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  • Southside

Crowds turn out for road safety meeting in Kilmacud

Thursday, 8th March, 2018 6:00pm
Crowds turn out for road safety meeting in Kilmacud

Minister Shane Ross addresses the public meeting in Kilmacud.

Crowds turn out for road safety meeting in Kilmacud

Minister Shane Ross addresses the public meeting in Kilmacud.

A WELL-attended public meeting in Kilmacud last week heard from a range of speakers on the issue of road safety.

Chaired by Minister for Transport, Tourism and Sport, Shane Ross, the road safety public meeting featured Donna Price, founder member of the Irish Road Victims Association (IRVA), Brian Farrell of the Road Safety Authority (RSA) and Dr Mike McKillen, cycling advocate, who also spoke and later took part in a passionate Q&A session.

 “Road safety is about saving lives - nothing else. If we can reduce the number of tragedies on our roads, then we should grasp that opportunity with both hands,” Minister Ross told the crowd as he welcomed them to the meeting and introduced the speakers.

Conor Faughnan of the AA pressed home the fact that our road safety data is based on science and “not invented”.

“The figures are accurate and lives will be saved if the current legislation is passed, despite some “very loud voices protesting against it,” he said.

 “You have to win the moral argument,” he urged.

The legislation in question is the Road Safety (Amendment) Bill 2017 which Minister Ross is currently putting through the Houses of the Oireachtas.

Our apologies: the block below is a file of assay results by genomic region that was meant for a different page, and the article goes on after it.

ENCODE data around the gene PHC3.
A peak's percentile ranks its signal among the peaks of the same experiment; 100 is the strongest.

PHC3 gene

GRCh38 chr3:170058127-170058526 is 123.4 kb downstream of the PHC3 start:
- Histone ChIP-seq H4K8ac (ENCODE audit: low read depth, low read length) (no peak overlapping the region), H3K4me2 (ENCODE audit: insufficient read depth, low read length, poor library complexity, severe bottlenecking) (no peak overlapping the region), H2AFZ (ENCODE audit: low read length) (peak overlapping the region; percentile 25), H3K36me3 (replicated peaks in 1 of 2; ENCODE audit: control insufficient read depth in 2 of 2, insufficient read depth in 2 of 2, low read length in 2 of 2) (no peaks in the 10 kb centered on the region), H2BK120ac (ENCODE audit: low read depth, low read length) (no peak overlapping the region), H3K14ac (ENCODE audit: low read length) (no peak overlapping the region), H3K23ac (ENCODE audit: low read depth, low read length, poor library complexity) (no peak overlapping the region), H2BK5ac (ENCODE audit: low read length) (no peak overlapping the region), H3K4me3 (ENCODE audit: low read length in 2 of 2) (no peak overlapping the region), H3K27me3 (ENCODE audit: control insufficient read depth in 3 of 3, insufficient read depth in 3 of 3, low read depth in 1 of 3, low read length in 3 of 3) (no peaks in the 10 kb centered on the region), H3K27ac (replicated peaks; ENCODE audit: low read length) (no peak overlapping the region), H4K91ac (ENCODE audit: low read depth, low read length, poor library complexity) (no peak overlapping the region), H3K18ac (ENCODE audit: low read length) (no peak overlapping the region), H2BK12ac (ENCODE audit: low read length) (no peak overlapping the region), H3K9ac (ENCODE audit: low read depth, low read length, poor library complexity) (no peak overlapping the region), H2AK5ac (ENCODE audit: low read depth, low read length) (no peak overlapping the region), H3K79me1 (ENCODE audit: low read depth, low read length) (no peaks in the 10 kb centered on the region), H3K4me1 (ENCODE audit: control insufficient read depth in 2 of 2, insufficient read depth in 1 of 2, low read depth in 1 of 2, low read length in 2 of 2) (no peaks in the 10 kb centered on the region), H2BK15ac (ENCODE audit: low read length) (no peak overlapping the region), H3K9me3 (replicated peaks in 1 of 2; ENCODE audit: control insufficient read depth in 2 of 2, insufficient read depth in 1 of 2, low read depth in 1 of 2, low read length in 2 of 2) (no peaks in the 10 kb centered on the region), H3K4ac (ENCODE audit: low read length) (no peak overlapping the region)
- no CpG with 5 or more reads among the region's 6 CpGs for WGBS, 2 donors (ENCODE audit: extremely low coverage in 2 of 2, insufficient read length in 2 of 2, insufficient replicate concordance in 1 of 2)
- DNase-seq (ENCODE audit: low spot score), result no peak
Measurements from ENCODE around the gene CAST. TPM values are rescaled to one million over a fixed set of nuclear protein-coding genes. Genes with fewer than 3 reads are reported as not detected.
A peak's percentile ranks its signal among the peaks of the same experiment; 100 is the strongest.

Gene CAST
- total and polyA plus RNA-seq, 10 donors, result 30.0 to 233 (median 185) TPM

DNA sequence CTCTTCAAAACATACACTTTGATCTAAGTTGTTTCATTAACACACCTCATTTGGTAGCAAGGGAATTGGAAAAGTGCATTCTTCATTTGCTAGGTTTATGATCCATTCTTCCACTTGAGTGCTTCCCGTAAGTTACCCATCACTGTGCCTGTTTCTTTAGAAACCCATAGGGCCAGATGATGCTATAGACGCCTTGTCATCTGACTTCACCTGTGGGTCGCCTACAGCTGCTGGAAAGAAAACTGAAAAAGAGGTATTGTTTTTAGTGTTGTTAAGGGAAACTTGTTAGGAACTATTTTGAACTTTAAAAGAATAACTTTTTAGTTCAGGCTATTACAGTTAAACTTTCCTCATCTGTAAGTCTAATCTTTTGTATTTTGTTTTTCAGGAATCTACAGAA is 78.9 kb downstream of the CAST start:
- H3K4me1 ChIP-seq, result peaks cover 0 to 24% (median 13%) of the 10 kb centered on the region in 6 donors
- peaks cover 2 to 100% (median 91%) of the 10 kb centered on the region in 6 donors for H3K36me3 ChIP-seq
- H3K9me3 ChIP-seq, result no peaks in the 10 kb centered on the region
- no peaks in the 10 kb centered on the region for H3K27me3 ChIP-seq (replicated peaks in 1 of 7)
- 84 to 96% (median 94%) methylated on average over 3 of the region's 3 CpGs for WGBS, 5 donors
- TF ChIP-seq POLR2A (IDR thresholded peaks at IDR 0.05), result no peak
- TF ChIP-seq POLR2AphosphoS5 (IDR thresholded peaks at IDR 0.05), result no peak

Minister Ross said the legislation will ensure that motorists who are caught driving over the limit will receive a mandatory ban instead of the current fine and penalty points.

 Donna Price told the audience what it is like to lose a loved one in a road traffic accident that was not their fault.

In 2006 her 18-year-old son, Darren, was killed on his way to college, when his car was hit by an articulated lorry.

After such a loss, she felt compelled to “try to do something about it, to prevent our pain from being visited upon other families”.

“What we try to do is put a human face to the road fatality figures,” she added.

 IRVA has held several vigils outside Leinster House with photos in frames of the many people who have lost their lives in preventable road collisions.

The purpose, they say, is to show public representatives and the passing public what the lives lost means.

“Because numbers mean nothing to people,” Ms Price said. “But when they see the actual human being in the photo that has a devastating effect”.

Dr McKillen raised the issue of greater safety for cyclists while Brian Farrell was able to inform attendees of current and forthcoming road safety campaigns.

The meeting was the first in a series that Minister Ross intends to hold nationwide in order to explain his plans for road safety legislation and to listen to the concerns of the travelling public.

Read the digital editions of the Dublin People Northside East, Northside West & Southside here